A US military strike group, the Carl Vinson, is enroute to the Korean peninsula following discussions between the Trump administration and South Korean officials after the Syria strike on Thursday. North Korean leader Kim Jong-un called the US strikes an “intolerable act of aggression,” that support his reasoning to continue with the North Korean nuclear programme.
A diversion of US warships from port visits to Australia is being headed by the Carl Vinson, and was re-routed from Singapore.
Private sources from the United States have also confirmed the movement of troops out of Alaska. It is uncertain at this stage if it is routine training or official deployment, however “nobody right now is really talking,” they said.
Trump earlier had called on Russia to contain Syria and do more to curb the Assad regime. On the same day of the US Syria strike, Trump met for a 2-day summit with Chinese President Xi Jinping, expected to ask the same of China to “do more” to contain North Korea.
KCNA news agency quoted a North Korean foreign ministry as calling the US a bully in light of the Syria strikes. “Swaggering as a superpower, the US has been picking only on countries without nuclear weapons and the Trump administration is no exception,” the KCNA news agency reported.
“The US missile attack against Syria is a clear and intolerable act of aggression against a sovereign state and we strongly condemn it,” KCNA quoted the spokesman as saying. “We will keep bolstering our self-defensive military might in various ways in order to cope with the ever-intensifying US acts of aggression.”
The Chinese and the Russians, over the last 12 months have voiced concern over increased tensions on the Korean Peninsula, asking for the US to cease the installation of the anti-missile THAAD system in South Korea’s North Gyeongsang Province.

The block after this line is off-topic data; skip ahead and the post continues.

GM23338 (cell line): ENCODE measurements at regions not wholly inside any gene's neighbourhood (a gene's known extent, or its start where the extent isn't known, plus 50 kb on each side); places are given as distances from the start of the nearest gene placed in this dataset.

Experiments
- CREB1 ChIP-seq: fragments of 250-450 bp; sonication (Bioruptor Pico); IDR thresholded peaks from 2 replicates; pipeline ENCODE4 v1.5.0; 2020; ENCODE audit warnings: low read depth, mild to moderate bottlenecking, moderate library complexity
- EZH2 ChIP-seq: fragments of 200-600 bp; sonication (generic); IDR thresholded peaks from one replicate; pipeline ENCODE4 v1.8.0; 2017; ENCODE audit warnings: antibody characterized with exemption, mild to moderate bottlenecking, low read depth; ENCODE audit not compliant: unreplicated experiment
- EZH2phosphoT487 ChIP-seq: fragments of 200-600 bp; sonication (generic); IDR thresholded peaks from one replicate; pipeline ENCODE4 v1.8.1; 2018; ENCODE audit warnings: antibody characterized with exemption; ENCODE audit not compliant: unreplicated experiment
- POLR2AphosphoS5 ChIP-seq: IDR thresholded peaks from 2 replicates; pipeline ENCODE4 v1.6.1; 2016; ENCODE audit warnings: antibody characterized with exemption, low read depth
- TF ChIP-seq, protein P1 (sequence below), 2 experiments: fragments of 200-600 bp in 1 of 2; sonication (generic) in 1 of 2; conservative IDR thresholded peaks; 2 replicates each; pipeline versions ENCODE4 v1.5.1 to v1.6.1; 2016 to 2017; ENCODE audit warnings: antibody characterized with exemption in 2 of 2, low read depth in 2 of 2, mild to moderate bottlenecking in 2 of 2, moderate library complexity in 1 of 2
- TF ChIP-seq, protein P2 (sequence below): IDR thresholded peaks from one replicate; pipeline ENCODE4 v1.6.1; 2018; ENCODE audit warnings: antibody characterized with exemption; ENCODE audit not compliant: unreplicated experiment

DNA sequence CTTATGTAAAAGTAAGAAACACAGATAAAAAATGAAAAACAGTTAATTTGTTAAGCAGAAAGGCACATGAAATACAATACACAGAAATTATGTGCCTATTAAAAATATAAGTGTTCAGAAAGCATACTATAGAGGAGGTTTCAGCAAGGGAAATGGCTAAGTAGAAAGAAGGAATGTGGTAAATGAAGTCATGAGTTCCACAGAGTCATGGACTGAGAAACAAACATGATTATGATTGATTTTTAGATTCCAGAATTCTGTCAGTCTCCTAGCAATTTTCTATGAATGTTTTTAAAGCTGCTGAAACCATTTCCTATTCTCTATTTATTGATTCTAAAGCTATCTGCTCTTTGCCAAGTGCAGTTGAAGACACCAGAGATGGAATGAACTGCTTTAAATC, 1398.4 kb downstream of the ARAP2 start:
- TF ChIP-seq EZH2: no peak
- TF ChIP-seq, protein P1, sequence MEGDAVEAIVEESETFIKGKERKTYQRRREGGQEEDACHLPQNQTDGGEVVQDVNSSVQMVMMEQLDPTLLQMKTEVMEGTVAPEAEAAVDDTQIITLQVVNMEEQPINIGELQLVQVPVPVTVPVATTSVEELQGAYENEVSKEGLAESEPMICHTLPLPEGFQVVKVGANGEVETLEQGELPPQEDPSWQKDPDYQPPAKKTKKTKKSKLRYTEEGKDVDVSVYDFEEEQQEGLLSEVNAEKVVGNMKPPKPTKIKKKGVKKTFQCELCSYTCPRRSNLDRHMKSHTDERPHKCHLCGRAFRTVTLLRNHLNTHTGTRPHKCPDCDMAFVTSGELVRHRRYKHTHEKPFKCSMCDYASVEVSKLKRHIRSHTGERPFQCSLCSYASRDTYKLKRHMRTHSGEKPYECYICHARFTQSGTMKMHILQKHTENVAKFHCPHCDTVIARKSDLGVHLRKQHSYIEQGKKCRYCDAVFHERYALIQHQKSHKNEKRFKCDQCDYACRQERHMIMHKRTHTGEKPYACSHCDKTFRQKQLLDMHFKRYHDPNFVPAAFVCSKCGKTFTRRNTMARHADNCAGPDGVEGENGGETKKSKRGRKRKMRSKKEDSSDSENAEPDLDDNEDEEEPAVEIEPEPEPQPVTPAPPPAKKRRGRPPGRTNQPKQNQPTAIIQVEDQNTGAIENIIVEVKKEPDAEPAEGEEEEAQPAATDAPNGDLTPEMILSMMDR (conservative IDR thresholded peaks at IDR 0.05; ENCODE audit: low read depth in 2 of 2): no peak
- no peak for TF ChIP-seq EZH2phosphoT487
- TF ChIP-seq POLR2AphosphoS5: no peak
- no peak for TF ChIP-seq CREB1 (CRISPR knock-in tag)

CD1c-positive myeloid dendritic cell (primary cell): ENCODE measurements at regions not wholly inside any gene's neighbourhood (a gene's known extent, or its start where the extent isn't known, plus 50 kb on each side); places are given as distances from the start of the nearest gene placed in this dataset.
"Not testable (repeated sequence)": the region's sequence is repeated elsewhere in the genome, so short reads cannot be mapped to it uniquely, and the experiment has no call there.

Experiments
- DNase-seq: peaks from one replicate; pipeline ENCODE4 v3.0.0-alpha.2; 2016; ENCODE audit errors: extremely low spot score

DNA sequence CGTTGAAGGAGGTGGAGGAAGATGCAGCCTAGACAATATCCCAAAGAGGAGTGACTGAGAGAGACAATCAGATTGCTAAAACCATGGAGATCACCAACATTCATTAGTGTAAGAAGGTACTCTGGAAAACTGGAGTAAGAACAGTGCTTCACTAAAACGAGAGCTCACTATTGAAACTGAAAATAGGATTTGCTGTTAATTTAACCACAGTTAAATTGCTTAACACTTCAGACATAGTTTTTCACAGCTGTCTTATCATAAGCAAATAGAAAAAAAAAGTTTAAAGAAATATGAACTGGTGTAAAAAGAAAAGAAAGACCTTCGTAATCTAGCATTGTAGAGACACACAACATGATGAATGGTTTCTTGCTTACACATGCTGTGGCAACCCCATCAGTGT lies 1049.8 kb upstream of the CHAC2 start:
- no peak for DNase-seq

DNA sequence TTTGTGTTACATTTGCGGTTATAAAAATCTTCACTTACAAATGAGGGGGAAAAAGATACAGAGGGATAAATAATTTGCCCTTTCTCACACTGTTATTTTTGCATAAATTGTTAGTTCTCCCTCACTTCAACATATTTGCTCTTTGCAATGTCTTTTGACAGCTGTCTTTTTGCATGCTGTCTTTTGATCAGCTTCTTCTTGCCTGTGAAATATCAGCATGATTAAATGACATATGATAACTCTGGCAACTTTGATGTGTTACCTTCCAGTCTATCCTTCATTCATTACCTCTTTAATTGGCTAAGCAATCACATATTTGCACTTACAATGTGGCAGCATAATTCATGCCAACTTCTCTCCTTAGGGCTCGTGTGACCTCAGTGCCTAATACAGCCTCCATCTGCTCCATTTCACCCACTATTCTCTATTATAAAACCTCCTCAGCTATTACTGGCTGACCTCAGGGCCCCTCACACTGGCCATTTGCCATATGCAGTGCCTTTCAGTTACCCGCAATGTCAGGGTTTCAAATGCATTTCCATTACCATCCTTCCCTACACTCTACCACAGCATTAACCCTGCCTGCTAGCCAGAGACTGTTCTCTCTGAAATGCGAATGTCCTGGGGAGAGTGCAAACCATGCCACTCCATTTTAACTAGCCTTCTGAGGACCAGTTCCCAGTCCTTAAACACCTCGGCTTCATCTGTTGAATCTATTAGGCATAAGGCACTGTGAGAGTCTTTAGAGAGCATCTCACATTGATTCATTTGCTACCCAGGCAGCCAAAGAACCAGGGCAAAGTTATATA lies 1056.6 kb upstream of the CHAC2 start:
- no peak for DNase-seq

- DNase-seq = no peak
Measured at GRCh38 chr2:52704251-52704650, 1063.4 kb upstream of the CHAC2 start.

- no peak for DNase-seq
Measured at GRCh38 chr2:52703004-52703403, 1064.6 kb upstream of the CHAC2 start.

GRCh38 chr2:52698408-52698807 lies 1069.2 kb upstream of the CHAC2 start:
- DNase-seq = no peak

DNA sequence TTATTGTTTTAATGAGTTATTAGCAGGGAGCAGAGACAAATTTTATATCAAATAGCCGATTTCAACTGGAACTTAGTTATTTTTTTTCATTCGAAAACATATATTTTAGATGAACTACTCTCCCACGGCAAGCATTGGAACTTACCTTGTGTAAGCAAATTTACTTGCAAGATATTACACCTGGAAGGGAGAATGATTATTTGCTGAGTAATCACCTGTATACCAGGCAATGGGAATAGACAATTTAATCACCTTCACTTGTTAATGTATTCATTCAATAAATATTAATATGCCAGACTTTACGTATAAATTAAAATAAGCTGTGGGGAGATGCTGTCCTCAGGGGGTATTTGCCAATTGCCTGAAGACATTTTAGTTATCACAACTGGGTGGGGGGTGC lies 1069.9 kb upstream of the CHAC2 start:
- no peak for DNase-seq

However, Trump has made it clear that the US will also act unilaterally with North Korea if Beijing fails to help curb Kim Jong-un’s nuclear weapons programme, and that the THAAD installation will continue.
Rex Tillerson, the US Secretary of State only warned last month that military action against North Korea is very much on the table if the nuclear programme continues. The Trump administration demonstrated with the Syria strike their willingness to go it alone with or without UN and Congressional approval, albeit using Trump’s authority as commander in chief of the armed forces.
“If China is not going to solve North Korea, we will,” Trump said in an interview.
Since the Syria strikes, a military presence has also built up in the Mediterranean. A reported British nuclear submarine has been deployed to patrol the Mediterranean and NATO forces are on high alert. The USS Porter and USS Ross – which released the Tomahawk missiles under the cover of darkness – remain in the region. Cyprus also hosts a British RAF base, home to 16 fighter aircraft and surveillance planes. The RAF Akrotiri is used to mount operations in the Middle East.
Moscow has also called off all communications with US forces, risking collision over Syria; they too have deployed the missile warship Admiral Grigorovich to the Mediterranean Sea to stand guard over the Tartus Port, where the USS Porter and Ross launched the strike from. Increased Russian submarine movement is occurring in the Black Sea.
The Russian build up may be in response to the NATO build-up of its forces along the Baltic states, particularly in Poland and Romania, with as many as 40,000 troops now stationed in the area, and with more recruiting ongoing.
As growing tensions continue to mount, the lack of reports on the outcome of the 2-day summit between the US and Chinese presidents – with Chinese media being particularly cautious – raises questions on the next military move. Although Chinese officials have on several occasions called for calm between the US-South Korea alliance and North Korea, Chinese historian Zhang Lifan predicts the lack of Chinese media coverage is to protect President Xi Jinping from embarrassment if Trump decides to get tough on the North Korean issue.